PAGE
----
The Journey to a Bestseller: Commas and Pirated Content (Series #22)

Stay tuned. There’s sample writing coming in this post. But first, with my editing, I have to add and subtract commas, and semicolons. So, as a writer and editor, I felt like I should brush up on my own education while solving some issues for you writers. Do you believe in the Oxford comma? Know what it is? There are wildly different views on this and if no one has asked you this as a writer, just wait. What is an oxford comma?

Ox·ford com·ma noun

  1. a comma used after the penultimate item in a list of three or more items, before ‘and’ or ‘or’ (e.g. an Italian painter, sculptor, and architect ).

In fact, there are tons of rules for commas, that aren’t debatable. Do you know when to add a comma and when not to? I often follow Grammarly or my Word program and correct according to the suggestions; however, the suggested uses are not always correct. So you still need the knowledge to differentiate between the right advice and the wrong advice.

The following article gives us simple rules and examples for using commas:

Comma Rules (click title for link)

  1. We use commas to separate a series of words
  2. To separate a series of phrases
  3. To connect two independent clauses
  4. To set off introductory phrases or clauses
  5. Used after certain words that introduce a sentence
  6. To separate the parenthetical elements
  7. To separate coordinate adjectives
  8. To separate the quoted parts
  9. To set off phrases to express contrast
  10. To avoid confusion
  11. To set off expressions that interrupt the sentence flow
  12. To separate dates, years, addresses…
  13. To separate a statement from a tag question

When to Use Commas with Example Sentences

Separate a Series of Words

We use commas between words in a series. Notice that a comma does not follow the last word in the series.

(*Note: They do not agree with using the oxford comma, apparently. But others do add that last comma and will swear by it.)


  • See, listen, and be silent, and you will live in peace.
  • He was tall, dark, and handsome.
  • Do you want some cakes, candies or ice cream?

Separate a Series of Phrases


  • I like reading books, listening to music, watching TV, and studying English.

Connect Two Independent Clauses

We use commas to separate two complete statements.


  • It’s an old car, but it’s very reliable.
  • I was feeling hungry, so I made myself a sandwich.
  • Although she is very poor, she has not lost her dignity.
  • He walked all the way home, and he shut the door.

Set off Introductory Phrases or Clauses

We use a comma to separate an introductory element from the rest of the sentence.

  • Having finally arrived in town, we went shopping.
  • As the day came to an end, the fire fighters put out the last spark.
  • Talking with her, you’d try to head off your happy marriage.

After Certain Words that Introduce a Sentence


  • Well, I’m not going home on foot, at any rate.
  • Hey, don’t tell me what to do.
  • Yes, I’ll be there. Thanks for reminding me.

Separate the Parenthetical Elements

A parenthetical element adds extra information and can be removed from the sentence without changing the meaning of the sentence.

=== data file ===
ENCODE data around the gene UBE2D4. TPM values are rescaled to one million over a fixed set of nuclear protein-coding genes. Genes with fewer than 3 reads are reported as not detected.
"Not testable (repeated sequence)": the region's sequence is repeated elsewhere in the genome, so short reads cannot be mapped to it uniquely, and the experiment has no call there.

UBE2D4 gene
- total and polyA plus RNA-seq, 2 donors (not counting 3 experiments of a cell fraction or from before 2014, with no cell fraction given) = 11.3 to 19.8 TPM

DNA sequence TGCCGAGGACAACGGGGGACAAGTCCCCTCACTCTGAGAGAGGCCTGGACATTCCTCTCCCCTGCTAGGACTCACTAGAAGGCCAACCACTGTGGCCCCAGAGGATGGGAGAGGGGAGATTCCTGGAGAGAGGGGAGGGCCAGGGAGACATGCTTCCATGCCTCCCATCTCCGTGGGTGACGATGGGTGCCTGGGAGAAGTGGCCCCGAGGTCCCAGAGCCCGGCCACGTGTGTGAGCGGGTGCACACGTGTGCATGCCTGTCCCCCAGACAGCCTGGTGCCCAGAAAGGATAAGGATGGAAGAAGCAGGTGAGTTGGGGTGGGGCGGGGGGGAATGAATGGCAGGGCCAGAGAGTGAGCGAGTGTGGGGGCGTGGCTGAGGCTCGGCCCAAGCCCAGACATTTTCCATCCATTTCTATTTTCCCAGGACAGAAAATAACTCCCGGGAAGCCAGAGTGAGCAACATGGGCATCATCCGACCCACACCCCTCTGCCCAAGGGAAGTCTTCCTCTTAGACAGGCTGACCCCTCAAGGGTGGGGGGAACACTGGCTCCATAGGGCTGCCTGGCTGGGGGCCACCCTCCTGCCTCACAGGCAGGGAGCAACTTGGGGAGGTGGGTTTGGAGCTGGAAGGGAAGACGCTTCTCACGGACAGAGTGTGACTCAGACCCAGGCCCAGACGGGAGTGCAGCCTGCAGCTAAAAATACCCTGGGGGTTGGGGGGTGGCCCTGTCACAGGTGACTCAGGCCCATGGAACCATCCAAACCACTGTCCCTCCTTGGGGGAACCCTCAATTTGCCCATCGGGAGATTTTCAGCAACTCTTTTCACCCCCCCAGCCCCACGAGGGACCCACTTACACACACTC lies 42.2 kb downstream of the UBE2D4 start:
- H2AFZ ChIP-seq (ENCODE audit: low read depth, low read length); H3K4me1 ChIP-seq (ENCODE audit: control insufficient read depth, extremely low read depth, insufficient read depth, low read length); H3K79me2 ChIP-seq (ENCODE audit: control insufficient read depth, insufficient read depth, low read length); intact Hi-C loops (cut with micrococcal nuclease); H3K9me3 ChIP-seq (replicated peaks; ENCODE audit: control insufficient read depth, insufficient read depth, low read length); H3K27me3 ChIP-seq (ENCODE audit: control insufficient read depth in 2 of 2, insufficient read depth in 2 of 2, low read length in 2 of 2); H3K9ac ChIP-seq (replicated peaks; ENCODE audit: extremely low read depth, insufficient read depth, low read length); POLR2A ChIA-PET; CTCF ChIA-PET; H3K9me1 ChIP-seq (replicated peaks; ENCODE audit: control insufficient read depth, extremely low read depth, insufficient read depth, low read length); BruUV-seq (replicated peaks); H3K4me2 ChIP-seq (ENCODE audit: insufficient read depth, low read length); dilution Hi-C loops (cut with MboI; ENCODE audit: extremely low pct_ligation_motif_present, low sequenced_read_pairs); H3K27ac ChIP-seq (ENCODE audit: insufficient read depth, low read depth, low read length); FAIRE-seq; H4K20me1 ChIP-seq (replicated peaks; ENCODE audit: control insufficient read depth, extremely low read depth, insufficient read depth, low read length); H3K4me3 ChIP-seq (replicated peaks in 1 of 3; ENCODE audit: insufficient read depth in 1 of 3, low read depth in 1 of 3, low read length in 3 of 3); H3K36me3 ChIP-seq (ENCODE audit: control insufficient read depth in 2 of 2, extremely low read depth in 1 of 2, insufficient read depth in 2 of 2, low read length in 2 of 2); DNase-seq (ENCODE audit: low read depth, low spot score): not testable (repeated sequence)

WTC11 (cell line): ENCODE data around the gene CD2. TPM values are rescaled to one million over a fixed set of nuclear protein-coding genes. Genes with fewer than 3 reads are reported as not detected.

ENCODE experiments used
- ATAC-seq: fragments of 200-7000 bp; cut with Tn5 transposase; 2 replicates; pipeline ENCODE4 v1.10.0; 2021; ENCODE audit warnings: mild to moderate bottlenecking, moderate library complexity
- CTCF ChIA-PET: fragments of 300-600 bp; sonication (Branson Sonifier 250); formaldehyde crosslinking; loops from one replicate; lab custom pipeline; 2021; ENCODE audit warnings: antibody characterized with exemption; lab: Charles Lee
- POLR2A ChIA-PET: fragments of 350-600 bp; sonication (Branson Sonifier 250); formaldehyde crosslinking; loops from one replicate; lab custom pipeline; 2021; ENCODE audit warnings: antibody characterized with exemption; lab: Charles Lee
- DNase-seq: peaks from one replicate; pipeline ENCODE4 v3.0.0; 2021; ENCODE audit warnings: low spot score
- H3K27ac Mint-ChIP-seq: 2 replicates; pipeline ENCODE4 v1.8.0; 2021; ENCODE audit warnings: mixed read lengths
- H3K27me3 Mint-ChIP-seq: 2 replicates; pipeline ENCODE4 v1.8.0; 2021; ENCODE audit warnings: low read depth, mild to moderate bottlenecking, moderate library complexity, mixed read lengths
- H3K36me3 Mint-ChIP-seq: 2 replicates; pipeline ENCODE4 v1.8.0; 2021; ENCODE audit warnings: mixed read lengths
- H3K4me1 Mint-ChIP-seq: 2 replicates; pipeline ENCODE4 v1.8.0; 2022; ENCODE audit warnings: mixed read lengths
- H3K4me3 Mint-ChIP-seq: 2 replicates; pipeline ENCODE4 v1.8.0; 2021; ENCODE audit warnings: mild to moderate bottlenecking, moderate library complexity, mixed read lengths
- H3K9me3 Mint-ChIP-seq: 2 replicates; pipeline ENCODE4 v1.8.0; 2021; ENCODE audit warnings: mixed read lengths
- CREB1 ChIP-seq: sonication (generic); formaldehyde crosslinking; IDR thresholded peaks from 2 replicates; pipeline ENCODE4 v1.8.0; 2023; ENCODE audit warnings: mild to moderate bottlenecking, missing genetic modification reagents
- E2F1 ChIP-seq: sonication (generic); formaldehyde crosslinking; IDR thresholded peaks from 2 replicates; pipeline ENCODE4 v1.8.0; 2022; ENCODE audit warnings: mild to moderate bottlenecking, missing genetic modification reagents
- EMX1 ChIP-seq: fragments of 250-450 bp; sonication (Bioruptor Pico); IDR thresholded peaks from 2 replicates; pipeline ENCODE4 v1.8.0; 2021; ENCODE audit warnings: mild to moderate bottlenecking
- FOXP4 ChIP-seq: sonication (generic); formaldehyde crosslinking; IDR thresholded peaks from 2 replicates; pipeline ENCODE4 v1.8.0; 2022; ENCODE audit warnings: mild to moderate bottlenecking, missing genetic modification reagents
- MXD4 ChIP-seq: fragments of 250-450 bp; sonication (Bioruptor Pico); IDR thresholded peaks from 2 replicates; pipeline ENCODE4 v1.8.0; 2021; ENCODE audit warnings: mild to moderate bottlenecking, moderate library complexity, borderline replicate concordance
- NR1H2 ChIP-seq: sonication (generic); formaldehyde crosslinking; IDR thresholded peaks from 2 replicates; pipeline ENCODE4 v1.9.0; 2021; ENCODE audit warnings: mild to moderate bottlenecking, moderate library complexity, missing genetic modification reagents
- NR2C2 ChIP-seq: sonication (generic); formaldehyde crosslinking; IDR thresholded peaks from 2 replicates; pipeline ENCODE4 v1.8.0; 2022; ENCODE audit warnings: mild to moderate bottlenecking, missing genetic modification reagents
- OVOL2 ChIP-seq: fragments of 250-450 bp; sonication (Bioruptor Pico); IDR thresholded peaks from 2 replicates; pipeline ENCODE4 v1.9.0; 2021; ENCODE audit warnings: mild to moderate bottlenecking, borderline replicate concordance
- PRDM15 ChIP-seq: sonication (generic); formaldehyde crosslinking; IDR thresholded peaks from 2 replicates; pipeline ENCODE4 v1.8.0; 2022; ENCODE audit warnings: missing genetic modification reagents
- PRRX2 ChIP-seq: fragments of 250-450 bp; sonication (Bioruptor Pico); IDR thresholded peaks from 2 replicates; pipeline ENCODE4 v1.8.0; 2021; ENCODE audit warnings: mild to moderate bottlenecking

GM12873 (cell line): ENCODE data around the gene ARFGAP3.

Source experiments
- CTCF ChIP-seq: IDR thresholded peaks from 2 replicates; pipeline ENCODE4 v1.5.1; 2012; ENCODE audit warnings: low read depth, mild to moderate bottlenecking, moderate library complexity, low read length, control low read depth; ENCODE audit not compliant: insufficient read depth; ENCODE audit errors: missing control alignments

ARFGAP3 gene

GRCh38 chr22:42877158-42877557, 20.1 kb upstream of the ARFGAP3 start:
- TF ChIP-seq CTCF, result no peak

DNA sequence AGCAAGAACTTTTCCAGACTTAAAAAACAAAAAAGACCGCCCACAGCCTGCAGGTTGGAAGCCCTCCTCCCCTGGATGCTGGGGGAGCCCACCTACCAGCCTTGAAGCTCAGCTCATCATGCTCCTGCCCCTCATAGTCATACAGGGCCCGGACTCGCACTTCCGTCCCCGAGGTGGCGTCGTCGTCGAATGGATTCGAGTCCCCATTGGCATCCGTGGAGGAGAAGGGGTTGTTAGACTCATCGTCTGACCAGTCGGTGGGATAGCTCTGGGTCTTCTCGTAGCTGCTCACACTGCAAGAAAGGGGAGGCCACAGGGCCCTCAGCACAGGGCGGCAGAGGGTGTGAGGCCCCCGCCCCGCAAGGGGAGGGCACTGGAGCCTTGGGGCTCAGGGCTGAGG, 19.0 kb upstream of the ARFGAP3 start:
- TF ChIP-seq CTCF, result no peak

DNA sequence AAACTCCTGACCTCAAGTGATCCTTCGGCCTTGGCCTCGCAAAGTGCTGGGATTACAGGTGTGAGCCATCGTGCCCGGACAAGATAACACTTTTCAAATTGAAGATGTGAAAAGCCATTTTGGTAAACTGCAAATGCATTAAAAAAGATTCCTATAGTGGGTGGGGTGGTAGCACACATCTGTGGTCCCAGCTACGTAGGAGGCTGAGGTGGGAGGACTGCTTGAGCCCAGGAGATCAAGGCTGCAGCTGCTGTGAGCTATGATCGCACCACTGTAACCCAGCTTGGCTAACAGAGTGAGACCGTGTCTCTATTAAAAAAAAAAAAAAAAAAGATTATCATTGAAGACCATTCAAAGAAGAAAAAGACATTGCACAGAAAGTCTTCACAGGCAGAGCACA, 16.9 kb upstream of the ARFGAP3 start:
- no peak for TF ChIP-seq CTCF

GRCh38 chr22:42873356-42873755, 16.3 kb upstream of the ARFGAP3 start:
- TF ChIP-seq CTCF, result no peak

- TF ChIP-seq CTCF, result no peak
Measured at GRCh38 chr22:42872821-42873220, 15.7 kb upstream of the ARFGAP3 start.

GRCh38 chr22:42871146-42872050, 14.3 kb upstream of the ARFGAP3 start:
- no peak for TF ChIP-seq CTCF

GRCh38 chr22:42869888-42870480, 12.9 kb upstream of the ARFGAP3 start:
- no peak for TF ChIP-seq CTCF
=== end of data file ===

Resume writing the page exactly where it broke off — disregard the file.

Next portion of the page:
• Football, which is a popular sport, is very good for health.
  • My grandmother, old and sick, never goes out of the house.
  • We visited Sydney Opera House, Australia, last week.

Separate Coordinate Adjectives

We place commas between adjectives, if two ore more adjectives modify a noun in the same way. These are called coordinate adjectives which can be identified by the fact that the word and can be inserted between them and their order can be reversed.


  • Followers feel energetic, confident and happy.
  • He is a competent, efficient worker.

Separate the Quoted Parts


  • He asked,”Do you want to go with me?”
  • The teacher asked, “Do you love English?”
  • “I don’t think you should do that,” he said.

Set off Phrases to Express Contrast

We also use commas to set off contrasting expressions beginning with not, but…


  • Money is a good servant, but a bad master.
  • The golden age is before us, not behind us.
  • Adversity makes a man wise, not rich.

Avoid Confusion

We also add a comma in some cases to make a sentence clear.


  • For most, the year is already finished.
  • I saw that she was busy, and prepared to leave.

Set off Expressions that Interrupt the Sentence Flow


  • This, after all, is a company which is awash with cash.
  • On the other hand, many women choose to go out to work.
  • We all tried our best. However, we lost the game.

Separate Dates, Years, Addresses…


  • We will meet Friday, July 15.
  • I was born in August 26, 2001.
  • The White House is located at 1600 Pennsylvania Ave NW, Washington, DC 20500.

Separate a Statement from a Tag Question

We use this punctuation mark to set off a tag question which is used at the end of the statement to ask for confirmation.

  • There weren’t any problems when you talked to Jack, were there?
  • Let’s take the next bus, shall we?
  • We have never seen that, have we?
  • You’re moving to London, are you?
  • This will work, won’t it?
  • There‘s nothing wrong, is there?

Okay, so what about semicolons? When are those used? Brush up the rules below:

Three Essential Semicolon Rules

Posted on March 16, 2008 by Writer’s Relief Staff 

Many people consider semicolons to be the most confusing of the punctuation marks. These people generally fall into two camps: those who liberally pepper their page with semicolons, and those who never use them for fear of using them incorrectly. However, as with the other marks of punctuation, using semicolons is not difficult if you keep some basic rules in mind.